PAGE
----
Homily for the 15th Sunday of Ordinary Time (2017)
Homily preached by Fr Kevin Hayden OSB at Conventual Mass in the Abbey Church on 16th July 2017 (the anniversary of his ordination).
Readings of Year A: Isaiah 55:10-11, Psalm 64:10-14, Romans 8:18-23, Matthew 13:1-23
It is important to set the scene for today’s gospel. That is done for us in the first reading from the prophet Isaiah where God speaks of his word and its effectiveness, telling us that it does not return to him without accomplishing what it was sent to do, that it is fruitful, gives growth, accomplishes his will.
Then in the second reading St Paul tells us that all creation is longing and waiting for one thing to happen – for the children of God to recognise the full import of God’s word, to realise who they really are and to wake up to the freedom and glory to which they are called as God’s children.
Come closer to picture the immediate setting of the gospel – it is a large crowd, gathered around a master on the shore of a lake, a sea, which as they look out at Jesus in the boat, stretches out to the horizon. Eagerly listening to what this person has to say, sensing somehow that life is there beckoning to them, that there is a new horizon opening up before them, marking out the possibility of a new path. This crowd gathers with a sense of hope, on the edge of the water, the edge of a new life, gathered to hear the word that has the power to change everything, to transform their lives.
But how will they hear it? How will they respond to it? Will they really hear it, really receive it, really let it bear fruit, allow it to bring about in their lives what it has the power to bring about? This is the question.
Will they let it penetrate, allow themselves to really hear what it is saying, allow insight to emerge, allow it to really speak to, even judge, their lives? Or will their engagement be superficial, a quick mining to see if there is anything there for me that is easy to take away? Will they remain “on the edge” on shallow ground where nothing can penetrate too deeply, where they can remain fundamentally unaffected, unchanged? Is that how they will walk away – fundamentally no different.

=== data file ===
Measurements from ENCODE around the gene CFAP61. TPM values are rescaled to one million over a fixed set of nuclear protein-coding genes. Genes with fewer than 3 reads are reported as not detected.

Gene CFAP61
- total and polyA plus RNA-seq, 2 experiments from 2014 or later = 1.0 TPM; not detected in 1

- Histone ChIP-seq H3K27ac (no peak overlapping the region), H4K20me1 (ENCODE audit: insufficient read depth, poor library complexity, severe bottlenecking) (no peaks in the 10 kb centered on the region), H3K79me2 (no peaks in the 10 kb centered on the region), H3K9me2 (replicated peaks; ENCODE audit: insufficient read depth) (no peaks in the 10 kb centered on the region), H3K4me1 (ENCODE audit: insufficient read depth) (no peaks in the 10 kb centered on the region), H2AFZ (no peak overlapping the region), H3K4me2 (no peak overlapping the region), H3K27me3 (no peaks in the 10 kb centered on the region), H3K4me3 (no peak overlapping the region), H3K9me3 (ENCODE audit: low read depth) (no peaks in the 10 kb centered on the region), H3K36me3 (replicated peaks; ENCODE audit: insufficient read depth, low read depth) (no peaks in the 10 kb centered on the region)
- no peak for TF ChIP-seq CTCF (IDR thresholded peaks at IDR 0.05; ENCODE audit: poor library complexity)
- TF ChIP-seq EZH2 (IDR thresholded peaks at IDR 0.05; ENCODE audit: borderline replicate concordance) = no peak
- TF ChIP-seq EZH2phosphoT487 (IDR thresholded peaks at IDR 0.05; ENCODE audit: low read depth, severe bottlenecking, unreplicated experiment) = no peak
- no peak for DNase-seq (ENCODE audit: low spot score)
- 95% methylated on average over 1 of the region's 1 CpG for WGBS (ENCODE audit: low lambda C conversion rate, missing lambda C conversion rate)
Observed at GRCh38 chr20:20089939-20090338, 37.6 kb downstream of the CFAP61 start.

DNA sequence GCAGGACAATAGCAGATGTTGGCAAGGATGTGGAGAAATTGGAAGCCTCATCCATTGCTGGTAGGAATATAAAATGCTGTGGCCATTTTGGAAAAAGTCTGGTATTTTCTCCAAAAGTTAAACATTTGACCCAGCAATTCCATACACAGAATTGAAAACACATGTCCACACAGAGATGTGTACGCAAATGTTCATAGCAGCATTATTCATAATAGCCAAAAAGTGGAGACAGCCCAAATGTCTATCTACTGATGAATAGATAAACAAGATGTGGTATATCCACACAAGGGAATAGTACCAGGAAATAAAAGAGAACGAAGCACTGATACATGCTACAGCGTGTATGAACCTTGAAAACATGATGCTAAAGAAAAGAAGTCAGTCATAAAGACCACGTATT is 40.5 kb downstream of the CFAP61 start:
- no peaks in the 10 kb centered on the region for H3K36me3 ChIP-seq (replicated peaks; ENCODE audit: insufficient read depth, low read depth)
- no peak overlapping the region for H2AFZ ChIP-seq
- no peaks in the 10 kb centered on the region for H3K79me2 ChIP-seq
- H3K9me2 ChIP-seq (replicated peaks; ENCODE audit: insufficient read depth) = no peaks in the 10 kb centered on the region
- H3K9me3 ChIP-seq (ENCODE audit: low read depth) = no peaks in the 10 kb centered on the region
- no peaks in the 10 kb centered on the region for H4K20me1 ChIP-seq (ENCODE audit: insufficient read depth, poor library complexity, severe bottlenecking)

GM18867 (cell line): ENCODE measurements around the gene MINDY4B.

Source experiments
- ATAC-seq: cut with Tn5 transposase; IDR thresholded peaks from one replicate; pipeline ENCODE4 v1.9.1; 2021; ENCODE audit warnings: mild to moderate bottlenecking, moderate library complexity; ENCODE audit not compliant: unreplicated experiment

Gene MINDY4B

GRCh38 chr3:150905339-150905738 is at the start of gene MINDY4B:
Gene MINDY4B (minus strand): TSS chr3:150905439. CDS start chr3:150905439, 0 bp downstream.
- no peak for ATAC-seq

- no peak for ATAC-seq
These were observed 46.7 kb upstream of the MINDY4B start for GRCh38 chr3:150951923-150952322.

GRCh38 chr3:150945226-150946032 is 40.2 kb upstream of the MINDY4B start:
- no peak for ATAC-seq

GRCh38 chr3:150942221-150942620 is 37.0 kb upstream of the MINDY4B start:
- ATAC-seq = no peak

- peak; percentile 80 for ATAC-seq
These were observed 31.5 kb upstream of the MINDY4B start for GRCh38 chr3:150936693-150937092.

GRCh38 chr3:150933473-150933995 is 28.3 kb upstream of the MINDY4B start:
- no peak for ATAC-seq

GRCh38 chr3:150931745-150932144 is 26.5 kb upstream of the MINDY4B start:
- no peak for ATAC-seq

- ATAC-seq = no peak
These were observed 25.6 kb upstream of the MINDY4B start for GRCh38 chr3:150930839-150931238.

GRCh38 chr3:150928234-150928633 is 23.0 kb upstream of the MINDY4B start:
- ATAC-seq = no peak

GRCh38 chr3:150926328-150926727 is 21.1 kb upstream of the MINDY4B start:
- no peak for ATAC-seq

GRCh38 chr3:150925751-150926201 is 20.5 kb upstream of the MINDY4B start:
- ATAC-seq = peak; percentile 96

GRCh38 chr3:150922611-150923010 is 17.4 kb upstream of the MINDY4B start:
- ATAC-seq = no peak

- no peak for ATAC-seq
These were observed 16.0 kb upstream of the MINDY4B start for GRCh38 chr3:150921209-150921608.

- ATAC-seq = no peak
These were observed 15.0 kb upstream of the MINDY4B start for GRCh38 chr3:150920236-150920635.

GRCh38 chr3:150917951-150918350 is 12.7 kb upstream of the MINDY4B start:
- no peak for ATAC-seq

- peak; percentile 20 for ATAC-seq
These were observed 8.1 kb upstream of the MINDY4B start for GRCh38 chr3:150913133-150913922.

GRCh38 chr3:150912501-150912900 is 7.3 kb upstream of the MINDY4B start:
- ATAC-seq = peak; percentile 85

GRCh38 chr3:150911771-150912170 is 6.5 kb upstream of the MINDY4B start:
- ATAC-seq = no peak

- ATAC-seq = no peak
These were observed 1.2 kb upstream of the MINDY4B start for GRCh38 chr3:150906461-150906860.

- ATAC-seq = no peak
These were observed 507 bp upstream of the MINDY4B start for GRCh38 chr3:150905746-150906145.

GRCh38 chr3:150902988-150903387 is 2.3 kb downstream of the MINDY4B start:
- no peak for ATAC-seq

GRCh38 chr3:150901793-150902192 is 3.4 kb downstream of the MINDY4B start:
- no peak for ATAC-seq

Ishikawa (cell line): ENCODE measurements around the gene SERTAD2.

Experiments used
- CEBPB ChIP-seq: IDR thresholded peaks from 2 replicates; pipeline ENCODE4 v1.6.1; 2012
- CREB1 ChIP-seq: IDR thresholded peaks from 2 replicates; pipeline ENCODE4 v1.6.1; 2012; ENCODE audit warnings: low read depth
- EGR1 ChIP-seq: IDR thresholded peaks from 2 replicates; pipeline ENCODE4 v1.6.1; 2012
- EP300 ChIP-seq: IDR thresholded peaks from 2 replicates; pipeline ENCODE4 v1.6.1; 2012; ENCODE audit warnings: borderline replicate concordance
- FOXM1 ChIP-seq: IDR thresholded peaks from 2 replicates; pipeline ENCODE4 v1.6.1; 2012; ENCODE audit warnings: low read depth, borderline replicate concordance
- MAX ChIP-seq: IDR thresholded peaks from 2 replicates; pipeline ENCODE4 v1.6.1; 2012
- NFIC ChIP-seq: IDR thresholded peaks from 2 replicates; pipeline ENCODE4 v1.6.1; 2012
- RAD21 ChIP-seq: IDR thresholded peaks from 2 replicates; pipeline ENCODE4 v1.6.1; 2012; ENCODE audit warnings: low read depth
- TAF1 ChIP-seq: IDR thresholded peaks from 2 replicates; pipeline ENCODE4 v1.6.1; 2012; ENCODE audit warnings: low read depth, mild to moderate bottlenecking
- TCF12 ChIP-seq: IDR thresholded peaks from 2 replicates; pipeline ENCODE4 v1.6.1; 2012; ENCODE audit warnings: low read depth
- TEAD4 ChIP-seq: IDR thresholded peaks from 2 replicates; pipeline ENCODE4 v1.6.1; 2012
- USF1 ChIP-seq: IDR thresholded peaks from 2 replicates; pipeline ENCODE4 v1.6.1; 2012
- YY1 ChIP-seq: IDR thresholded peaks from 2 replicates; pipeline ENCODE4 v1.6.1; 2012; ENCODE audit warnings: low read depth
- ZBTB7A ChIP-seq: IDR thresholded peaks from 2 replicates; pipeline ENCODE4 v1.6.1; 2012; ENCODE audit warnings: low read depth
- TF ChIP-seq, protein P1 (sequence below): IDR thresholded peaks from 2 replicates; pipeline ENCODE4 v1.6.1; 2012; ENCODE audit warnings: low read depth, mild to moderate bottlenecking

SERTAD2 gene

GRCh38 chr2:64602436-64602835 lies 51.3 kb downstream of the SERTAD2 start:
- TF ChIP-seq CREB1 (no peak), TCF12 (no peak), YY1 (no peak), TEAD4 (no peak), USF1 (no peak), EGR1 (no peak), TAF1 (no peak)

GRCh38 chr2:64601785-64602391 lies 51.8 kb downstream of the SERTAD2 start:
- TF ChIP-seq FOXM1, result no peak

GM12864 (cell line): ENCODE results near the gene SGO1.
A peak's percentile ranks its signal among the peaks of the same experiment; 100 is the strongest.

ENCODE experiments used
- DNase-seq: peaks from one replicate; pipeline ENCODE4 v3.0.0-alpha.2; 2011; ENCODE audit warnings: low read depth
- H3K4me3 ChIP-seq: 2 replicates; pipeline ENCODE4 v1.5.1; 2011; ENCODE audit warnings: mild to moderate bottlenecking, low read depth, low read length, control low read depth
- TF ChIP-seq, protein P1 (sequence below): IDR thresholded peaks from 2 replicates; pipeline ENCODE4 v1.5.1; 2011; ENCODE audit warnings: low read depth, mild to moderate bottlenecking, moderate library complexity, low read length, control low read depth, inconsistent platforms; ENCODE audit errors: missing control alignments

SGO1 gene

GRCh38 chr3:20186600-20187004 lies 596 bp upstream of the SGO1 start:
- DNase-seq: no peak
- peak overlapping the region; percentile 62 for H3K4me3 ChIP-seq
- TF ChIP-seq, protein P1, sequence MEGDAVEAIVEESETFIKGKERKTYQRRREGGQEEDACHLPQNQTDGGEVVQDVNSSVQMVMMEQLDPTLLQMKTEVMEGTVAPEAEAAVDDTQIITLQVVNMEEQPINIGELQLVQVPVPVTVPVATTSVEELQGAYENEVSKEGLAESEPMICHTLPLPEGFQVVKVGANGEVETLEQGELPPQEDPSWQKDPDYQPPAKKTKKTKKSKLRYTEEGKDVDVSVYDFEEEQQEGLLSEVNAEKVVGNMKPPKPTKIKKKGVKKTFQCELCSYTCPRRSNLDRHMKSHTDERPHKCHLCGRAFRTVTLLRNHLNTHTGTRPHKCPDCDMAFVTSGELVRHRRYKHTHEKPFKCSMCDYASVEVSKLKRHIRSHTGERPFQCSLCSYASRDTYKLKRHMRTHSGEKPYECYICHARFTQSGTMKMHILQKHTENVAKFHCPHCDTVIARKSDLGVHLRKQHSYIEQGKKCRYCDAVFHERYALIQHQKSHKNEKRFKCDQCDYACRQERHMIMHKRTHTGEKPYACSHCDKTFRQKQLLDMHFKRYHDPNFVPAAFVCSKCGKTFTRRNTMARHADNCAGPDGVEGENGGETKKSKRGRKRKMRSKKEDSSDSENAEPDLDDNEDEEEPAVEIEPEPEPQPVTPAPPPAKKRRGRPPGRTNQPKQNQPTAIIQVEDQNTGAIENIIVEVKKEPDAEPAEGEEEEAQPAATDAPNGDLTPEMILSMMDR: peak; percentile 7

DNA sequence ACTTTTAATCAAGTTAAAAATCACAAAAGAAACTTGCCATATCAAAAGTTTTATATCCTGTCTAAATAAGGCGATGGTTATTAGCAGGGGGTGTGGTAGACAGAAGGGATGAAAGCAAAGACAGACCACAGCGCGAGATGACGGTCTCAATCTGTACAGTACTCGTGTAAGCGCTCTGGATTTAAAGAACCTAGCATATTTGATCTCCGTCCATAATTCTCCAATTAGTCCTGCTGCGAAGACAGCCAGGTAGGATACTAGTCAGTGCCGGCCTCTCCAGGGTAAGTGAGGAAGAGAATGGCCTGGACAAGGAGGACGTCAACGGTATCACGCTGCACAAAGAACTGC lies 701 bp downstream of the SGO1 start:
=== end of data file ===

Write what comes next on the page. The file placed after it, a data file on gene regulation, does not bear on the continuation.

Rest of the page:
Perhaps they will sense, recognise, the truth in his words. Perhaps his words will strike a deep and answering chord. “Who is there here who longs for life?” [cf. Rule of St Benedict, Prologue; Ps 33] and they say “I do.” How often we say the same thing, our hunger, our hope is awakened … “Oh, if only…”. But … then it fades away again; we give it a try for a while and then forget again; or it seems too difficult, and so we let it recede into the background again. We never seem to really get started, to really give ourselves the chance to live the life we long to live.
Or perhaps it will get drowned out. It will never really get a chance to bear fruit. There are so many things to do, so many duties and jobs, so many attractive things to want, to hanker and to chase after. It demands a discipline, a choice. There is so much demanding our attention and energy, so much that is urgent, important or too attractive to ignore. It’s easy to end up postponing the essential until one day we realise we have spent a lot of our lives doing just that – postponing what is most important of all and gradually losing sight of it.
Or perhaps they will really hear it and recognise the opportunity it presents them with, they will really choose it, they will stick with it and let it unfold in its full richness, letting it gradually penetrate into their lives, sink into them and become part of them and the way they live, let it gradually transform them, so that their lives become a journey of discovery – of discovering all that it promises as it bears fruit thirty, sixty, a hundredfold.
What about us?
“I tell you solemnly, many prophets and holy men longed to see what you see, and never saw it; to hear what you hear, and never heard it.”
How will we respond?